The Unnatural History of Tetralogy of Fallot: Prospective Follow-Up of 40 Years After Surgical Correction
Background—Prospective data on long-term survival and clinical outcome beyond 30 years after surgical correction of Tetralogy of Fallot (ToF) is non-existing.
Methods and Results—This longitudinal cohort study consists of the 144 ToF patients who underwent surgical repair at age <15 years between 1968-1980 in our center. They are investigated every ten years. Cumulative survival (data available in 136 patients) was 72% after 40 years. Late mortality was due to heart failure and ventricular fibrillation. Seventy-two of 80 (90%) eligible survivors participated in the third in-hospital investigation, consisting of electrocardiography, Holter, echocardiography, cardiopulmonary exercise testing, NT-proBNP measurement, CMR including dobutamine stress testing and the SF-36 questionnaire. Median follow-up was 36 (range 31-43) years. Cumulative event-free survival was 25% after 40 years. Subjective health status was comparable to the normal Dutch population. Although systolic right and left ventricular function declined, the peak exercise capacity remained stable. There was no progression of aortic root dilation. A prior shunt operation, low temperature during surgery and early postoperative arrhythmias were found to predict late mortality (HR 2.9, 1.1 and 2.5 respectively). Increase in QRS-duration, deterioration of exercise tolerance and ventricular dysfunction did not predict mortality. Insertion of a transannular patch was a predictor for late arrhythmias (HR 4.0 [95%CI 1.2-13.4]).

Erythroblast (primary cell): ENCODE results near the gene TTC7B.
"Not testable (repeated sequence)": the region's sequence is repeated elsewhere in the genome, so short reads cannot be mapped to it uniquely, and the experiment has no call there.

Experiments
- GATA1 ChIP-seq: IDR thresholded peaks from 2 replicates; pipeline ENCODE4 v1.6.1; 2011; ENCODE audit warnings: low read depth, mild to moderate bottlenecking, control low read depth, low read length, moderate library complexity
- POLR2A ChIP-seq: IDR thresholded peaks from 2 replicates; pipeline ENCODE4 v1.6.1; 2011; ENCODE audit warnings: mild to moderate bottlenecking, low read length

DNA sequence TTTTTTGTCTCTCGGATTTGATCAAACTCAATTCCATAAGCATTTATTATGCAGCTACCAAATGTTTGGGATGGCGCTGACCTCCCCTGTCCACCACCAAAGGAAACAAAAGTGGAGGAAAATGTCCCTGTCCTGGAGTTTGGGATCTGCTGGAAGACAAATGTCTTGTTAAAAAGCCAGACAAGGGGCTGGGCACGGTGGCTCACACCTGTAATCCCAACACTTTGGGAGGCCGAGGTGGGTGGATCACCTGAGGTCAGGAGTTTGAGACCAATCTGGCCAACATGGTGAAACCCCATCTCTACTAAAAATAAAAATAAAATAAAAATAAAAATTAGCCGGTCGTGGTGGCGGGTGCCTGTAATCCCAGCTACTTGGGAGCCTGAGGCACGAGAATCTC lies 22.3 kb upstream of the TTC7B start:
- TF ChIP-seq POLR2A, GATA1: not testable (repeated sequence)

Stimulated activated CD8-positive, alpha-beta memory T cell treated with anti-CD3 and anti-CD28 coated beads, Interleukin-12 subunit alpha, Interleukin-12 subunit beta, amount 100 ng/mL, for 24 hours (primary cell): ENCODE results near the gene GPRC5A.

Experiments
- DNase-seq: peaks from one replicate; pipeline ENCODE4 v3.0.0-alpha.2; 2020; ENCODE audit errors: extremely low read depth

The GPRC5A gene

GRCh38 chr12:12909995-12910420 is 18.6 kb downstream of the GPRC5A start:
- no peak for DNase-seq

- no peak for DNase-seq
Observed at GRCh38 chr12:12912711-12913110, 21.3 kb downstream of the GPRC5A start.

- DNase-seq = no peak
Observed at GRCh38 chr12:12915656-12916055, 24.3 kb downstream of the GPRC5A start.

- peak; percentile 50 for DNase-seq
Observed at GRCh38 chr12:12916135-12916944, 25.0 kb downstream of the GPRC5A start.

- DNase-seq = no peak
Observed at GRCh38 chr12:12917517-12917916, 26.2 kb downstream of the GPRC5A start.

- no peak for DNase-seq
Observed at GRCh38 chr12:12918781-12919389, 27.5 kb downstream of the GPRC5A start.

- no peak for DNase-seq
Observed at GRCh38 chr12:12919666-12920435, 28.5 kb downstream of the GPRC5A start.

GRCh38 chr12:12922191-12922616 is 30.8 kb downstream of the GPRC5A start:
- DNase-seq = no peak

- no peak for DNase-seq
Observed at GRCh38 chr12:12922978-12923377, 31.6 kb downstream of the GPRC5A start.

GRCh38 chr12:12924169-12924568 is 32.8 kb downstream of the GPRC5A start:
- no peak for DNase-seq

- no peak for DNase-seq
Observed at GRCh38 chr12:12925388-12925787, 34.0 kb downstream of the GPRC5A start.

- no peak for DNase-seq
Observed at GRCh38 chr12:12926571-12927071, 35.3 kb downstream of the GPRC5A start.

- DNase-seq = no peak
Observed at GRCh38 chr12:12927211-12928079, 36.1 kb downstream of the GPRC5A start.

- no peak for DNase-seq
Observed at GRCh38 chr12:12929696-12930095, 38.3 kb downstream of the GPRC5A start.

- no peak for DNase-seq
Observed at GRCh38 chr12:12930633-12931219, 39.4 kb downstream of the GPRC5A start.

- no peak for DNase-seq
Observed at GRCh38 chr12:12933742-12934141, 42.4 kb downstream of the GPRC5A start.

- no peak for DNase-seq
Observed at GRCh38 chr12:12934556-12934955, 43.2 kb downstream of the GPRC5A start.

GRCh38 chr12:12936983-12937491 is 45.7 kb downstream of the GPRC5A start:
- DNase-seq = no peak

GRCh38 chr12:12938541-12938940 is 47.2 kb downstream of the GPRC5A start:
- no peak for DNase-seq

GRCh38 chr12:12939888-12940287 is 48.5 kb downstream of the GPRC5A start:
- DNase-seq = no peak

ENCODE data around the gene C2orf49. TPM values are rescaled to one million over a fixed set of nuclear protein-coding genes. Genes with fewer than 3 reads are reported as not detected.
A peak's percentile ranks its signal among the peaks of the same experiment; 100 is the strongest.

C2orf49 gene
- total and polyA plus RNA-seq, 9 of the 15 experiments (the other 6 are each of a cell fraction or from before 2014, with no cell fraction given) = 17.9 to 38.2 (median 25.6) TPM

Conclusions—Although many patients needed a reoperation or developed arrhythmias, late mortality was low and the clinical condition and subjective health status of most patients remained good. Prior shunt, low temperature during surgery and early postoperative arrhythmias were found to predict late mortality.
- Received February 14, 2014.
- Revision received July 9, 2014.
- Accepted September 12, 2014.